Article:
Cold Rolled Steel

Cold rolling refers to the rolling method of changing the shape of the steel by extruding the steel under the pressure of the roll at room temperature. Although the processing also heats up the steel sheet, it is still called cold rolling. Specifically, the hot-rolled steel coil for cold rolling is used as the raw material, the oxide scale is removed by pickling, and then pressure processing is performed, and the finished product is a hard-rolled coil.

cold rolled steel

Generally, cold-rolled steel such as galvanized steel and color steel plate must be annealed, so the plasticity and elongation are also good, and it is widely used in automobiles, home appliances, hardware, and other industries. The surface of the cold-rolled sheet has a certain degree of smoothness, and the hand feels smoother, mainly due to the pickling. The surface finish of the hot-rolled sheet generally does not meet the requirements, so the hot-rolled steel strip needs to be cold-rolled. The thinnest hot-rolled steel strip is generally 1.0mm, and the cold-rolled steel strip can reach 0.1mm. Hot rolling is rolling above the crystallization temperature point, and cold rolling is rolling below the crystallization temperature point.

The change of the shape of the steel by cold rolling belongs to continuous cold deformation, and the cold work hardening caused by this process increases the strength, hardness and toughness, and plastic index of the rolled hard coil.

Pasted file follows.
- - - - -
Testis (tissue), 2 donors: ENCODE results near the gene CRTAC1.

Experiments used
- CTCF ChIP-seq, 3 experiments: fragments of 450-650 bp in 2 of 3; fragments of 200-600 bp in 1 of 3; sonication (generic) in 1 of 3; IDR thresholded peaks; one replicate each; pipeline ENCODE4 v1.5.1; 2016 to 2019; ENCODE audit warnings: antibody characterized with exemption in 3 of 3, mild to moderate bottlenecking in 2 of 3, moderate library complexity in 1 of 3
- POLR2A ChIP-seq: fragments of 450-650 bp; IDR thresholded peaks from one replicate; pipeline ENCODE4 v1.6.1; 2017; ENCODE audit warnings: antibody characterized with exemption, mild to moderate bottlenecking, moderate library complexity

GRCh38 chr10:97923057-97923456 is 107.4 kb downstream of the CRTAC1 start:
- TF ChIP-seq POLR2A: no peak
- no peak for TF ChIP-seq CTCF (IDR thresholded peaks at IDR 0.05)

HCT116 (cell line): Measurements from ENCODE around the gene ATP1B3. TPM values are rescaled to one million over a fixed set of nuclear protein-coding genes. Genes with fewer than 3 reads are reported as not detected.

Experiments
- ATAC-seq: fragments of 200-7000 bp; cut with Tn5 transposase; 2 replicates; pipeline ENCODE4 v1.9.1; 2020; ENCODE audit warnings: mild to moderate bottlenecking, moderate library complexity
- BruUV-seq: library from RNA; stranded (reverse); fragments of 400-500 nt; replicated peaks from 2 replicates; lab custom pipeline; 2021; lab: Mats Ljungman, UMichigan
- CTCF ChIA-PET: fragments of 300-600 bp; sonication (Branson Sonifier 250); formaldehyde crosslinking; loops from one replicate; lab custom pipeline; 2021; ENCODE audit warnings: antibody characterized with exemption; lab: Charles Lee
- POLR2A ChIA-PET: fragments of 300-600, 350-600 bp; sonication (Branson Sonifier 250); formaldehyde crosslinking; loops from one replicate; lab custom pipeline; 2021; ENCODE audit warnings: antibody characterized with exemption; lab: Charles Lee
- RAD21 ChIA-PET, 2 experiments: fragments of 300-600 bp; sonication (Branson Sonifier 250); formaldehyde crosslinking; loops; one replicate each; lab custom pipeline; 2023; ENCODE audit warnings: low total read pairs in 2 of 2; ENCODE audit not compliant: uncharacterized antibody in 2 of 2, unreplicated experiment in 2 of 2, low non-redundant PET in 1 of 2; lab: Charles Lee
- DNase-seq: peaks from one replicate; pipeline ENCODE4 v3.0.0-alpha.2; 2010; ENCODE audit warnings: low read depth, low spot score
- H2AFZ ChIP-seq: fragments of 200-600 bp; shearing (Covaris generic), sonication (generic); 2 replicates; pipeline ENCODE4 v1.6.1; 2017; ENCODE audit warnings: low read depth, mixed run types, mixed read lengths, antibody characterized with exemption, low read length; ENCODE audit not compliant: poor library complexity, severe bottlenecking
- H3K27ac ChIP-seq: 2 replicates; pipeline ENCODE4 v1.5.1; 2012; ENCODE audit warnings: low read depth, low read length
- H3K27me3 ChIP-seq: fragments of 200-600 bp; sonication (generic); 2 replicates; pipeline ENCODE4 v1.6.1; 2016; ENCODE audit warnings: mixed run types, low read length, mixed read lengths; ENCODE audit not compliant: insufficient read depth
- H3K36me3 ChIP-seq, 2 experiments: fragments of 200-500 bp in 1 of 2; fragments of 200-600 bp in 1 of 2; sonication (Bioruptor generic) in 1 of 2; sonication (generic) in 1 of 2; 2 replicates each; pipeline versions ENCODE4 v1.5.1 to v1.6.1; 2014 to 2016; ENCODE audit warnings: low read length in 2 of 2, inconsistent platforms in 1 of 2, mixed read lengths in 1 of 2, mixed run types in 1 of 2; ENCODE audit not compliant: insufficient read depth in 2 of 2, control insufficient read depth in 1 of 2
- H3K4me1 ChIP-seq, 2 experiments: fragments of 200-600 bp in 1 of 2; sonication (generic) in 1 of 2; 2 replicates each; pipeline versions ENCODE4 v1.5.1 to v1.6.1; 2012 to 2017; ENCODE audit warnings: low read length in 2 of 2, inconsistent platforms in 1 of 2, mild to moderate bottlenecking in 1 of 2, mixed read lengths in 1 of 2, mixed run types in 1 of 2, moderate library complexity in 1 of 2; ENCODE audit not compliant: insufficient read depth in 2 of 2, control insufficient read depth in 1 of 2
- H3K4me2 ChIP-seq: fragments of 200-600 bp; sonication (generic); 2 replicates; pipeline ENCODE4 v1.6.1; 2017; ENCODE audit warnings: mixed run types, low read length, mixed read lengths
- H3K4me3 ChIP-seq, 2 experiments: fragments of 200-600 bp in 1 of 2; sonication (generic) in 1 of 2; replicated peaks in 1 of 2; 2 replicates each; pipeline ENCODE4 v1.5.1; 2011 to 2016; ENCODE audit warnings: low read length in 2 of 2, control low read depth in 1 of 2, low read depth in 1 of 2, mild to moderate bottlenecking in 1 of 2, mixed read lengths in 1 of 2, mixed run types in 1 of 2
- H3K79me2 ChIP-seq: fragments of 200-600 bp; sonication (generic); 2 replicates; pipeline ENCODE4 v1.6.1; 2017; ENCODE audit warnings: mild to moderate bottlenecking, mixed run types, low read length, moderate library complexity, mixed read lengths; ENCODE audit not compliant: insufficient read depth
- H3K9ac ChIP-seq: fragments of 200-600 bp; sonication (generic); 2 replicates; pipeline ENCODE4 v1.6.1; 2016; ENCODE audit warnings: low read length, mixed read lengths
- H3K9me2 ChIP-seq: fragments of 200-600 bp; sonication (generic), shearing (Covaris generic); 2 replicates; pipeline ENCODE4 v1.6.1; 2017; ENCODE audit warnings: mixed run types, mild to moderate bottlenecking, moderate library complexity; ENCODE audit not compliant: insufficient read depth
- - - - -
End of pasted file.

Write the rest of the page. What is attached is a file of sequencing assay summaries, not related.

For end use, cold rolling deteriorates stamping properties, and the product is suitable for simple deformation parts.


It can destroy the casting structure of the ingot, refine the grain of the steel, and eliminate the defects of the microstructure so that the steel structure is dense and the mechanical properties are improved. This improvement is mainly reflected in the rolling direction so that the steel is no longer an isotropic body to a certain extent; the bubbles, cracks, and porosity formed during casting can also be welded under the action of high temperature and pressure.


1. After hot rolling, the non-metallic inclusions (mainly sulfides and oxides, as well as silicates) inside the steel are pressed into thin sheets, resulting in delamination. Delamination greatly deteriorates the tensile properties of the steel through the thickness, and there is the potential for interlaminar tearing as the weld shrinks. The local strain induced by the shrinkage of the weld often reaches several times the yield point strain, which is much larger than the strain caused by the load;

2. Residual stress caused by uneven cooling. Residual stress is the stress of internal self-phase equilibrium without external force. Hot-rolled section steel of various sections has such residual stress. Generally, the larger the section size of the section steel, the greater the residual stress. Although the residual stress is self-balanced, it still has a certain influence on the performance of the steel member under the action of external force. For example, it may have adverse effects on deformation, stability, and fatigue resistance.


The difference between cold rolling and hot rolling is mainly the temperature of the rolling process. “Cold” means normal temperature, and “hot” means high temperature.

From a metallographic point of view, the boundary between cold rolling and hot rolling should be distinguished by the recrystallization temperature. That is, rolling below the recrystallization temperature is cold rolling, and rolling above the recrystallization temperature is hot rolling. The recrystallization temperature of steel is 450 to 600°C.

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